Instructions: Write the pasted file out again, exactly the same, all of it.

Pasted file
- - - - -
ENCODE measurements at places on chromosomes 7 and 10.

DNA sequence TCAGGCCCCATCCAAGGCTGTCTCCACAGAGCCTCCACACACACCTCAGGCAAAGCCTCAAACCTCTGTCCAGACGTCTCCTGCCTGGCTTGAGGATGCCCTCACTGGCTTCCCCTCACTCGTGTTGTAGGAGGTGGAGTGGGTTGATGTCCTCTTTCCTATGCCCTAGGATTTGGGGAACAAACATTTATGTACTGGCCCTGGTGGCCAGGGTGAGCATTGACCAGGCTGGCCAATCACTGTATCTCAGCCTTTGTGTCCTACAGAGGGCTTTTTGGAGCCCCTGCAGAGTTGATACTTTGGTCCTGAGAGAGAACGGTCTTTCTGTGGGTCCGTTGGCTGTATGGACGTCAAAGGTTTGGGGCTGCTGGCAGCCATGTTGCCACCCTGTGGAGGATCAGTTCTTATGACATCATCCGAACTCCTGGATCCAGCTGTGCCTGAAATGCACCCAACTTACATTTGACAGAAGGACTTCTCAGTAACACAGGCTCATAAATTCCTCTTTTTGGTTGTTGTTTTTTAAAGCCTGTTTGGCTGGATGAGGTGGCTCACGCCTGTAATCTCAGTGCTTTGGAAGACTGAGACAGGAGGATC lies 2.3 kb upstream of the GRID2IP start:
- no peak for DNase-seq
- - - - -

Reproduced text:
ENCODE measurements at places on chromosomes 7 and 10.

DNA sequence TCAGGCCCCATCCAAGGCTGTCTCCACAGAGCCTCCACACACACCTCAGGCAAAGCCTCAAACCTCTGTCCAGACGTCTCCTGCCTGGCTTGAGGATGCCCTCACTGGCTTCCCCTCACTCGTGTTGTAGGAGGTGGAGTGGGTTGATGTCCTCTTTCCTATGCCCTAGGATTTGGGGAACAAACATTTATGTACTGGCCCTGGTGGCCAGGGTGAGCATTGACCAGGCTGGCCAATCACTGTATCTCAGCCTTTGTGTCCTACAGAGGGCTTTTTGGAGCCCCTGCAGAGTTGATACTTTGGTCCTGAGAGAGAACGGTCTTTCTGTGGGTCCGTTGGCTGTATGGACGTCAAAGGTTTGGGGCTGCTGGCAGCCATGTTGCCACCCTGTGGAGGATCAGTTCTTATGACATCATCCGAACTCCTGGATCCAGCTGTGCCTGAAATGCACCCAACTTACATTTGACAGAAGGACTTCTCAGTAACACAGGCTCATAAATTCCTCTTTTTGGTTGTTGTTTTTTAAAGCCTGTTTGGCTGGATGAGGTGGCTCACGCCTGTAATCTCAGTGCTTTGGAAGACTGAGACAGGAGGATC lies 2.3 kb upstream of the GRID2IP start:
- no peak for DNase-seq